French onion soup looks like it should be a simple dish. Cook onions, add stock, simmer; add bread, melt cheese. Serve. Easy, right?
The key to all excellent French onion soups centers around how one cooks the onions, a process called caramelizing. Low and slow, deglazing with broth as needed, until a soft product with a deep, brown color that produces a hint of sweetness. I give a tip for those interested in speeding up the process, but it's better if you don't.
This French onion soup recipe uses Gruyere cheese for a mellow, smooth topping on what is surely to be a favorite for frigid winter nights.
3 large onions, sliced thin (any type of onion will do, but yellow onions make a delicious soup, and are cheaper)
2 oz clarified butter
3 quarts beef stock
4 oz sherry
4 oz Alaska Distillery Bristol Bay Gin (or a similar, less-juniper-y gin)
A sachet, or tea ball ,containing;
3 parsley stems
1 bay leaf
¼ tsp cracked black peppercorns
½ tsp thyme
Salt and pepper to taste
1 loaf dry French bread, sliced
½ pound Gruyere cheese
In soup kettle or dutch oven, cook sliced onions in butter until a deep brown color develops. Add small amounts of broth if necessary to prevent burning. In a hurry (but try not to be)? Add a pinch of sugar at this point to speed caramelizing.
Add sherry and deglaze. Continue to cook until the onions and broth have a slightly-syrupy consistency.
Add remaining broth and sachet of herbs.
Simmer up to 25 minutes and remove sachet. Add the Bristol Bay Gin and stir.
Add salt and pepper to taste.
Serve in to bowls and top with bread as pictured (above). Add Gruyere cheese and place under a broiler until desired cheese melt is achieved.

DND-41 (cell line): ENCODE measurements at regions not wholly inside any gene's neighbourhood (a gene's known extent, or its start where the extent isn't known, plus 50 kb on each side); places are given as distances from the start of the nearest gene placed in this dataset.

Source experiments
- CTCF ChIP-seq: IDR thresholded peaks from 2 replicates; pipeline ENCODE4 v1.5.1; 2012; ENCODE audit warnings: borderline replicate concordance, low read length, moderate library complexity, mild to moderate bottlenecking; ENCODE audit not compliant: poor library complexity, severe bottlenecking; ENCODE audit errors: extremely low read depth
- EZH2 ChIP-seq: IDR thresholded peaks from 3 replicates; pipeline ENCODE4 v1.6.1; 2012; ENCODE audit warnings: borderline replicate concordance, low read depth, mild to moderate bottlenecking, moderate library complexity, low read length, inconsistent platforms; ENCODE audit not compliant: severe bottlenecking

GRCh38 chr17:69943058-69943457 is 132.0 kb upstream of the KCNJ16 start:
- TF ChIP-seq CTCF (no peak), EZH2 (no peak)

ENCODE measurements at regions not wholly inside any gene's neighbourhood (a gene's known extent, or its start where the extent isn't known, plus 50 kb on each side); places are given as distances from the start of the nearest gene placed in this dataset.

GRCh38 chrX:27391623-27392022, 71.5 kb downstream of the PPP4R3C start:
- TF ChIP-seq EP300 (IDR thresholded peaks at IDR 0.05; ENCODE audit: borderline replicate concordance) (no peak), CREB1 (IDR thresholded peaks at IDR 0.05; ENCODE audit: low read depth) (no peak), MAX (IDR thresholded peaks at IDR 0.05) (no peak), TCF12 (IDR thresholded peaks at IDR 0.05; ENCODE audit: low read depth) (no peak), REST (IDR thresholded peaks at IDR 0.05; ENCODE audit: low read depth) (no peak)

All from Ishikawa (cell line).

Serve carefully, bowls are hot.
Using tea as a smoking agent for meats is not a new concept. In fact, the Chinese have been doing it this way for centuries, and I find its rich, juicy flavor a winner for not only chicken, but salmon as well. This recipe may look complicated, but it's really not -- just a matter of careful timing and vigilance on the part of the chef. The first step involves steaming the chicken on a rack inside a wok (or a large saucepan if you don't have a wok). The second step brings the "smoking" mixture into the process, allowing the mixture to reach temperature, then turning heat off so the chicken sits and absorb the wonderful flavors of jasmine, brown sugar, and sesame oil. Perfect for a cold winter day. This recipe serves two, mostly due to space constraints in a wok. It pairs nicely with rice and a fresh salad.
2 bone-in chicken breasts, skin left on
2 Tbs Jasmine tea (loose tea)
2 Tbs brown sugar
2 Tbs long-grain rice
Heavy aluminum foil
A wok or large saucepan with a rack
- In a small bowl, mix loose tea, sugar, and rice. Set aside.
- Place the wok or saucepan on the stove and add 1 ½ - 2 cups water, and turn heat to high. Place rack in the pan or wok and place chicken on top. Cover and steam for about 8 minutes. Remove from heat and allow to cool.
- Tear off a piece of foil and fold and shape until it resembles a circle about 8 inches in diameter. It helps to fold up the sides a little bit to form a rim.
- Drain the pan or wok of initial drippings, and place back on stove. Place the foil creation in the bottom of the pan. - Add the smoking mixture to the top of the foil, and turn heat to high. Place rack back into pan.
- Rub the chicken pieces with sesame oil.
- When smoke starts to rise from the tea mixture, place the chicken back on the rack and cover.
- Heat on high for 5 minutes, then turn the burner off. Leave chicken covered for about 20 minutes.
- NOTE: Be sure chicken is fully cooked by piercing it with a sharp knife; juices should run clear. At this point you have a succulent and delightful treat, and I usually eat it at this point.
You can however, go one step further by removing the bones from the chicken, slicing, and returning to the wok with sesame or peanut oil, and frying until the chicken is a deep, rich brown. Add a dash of Szechuan pepper and salt to taste.
Favorites from Chef Mark Bly
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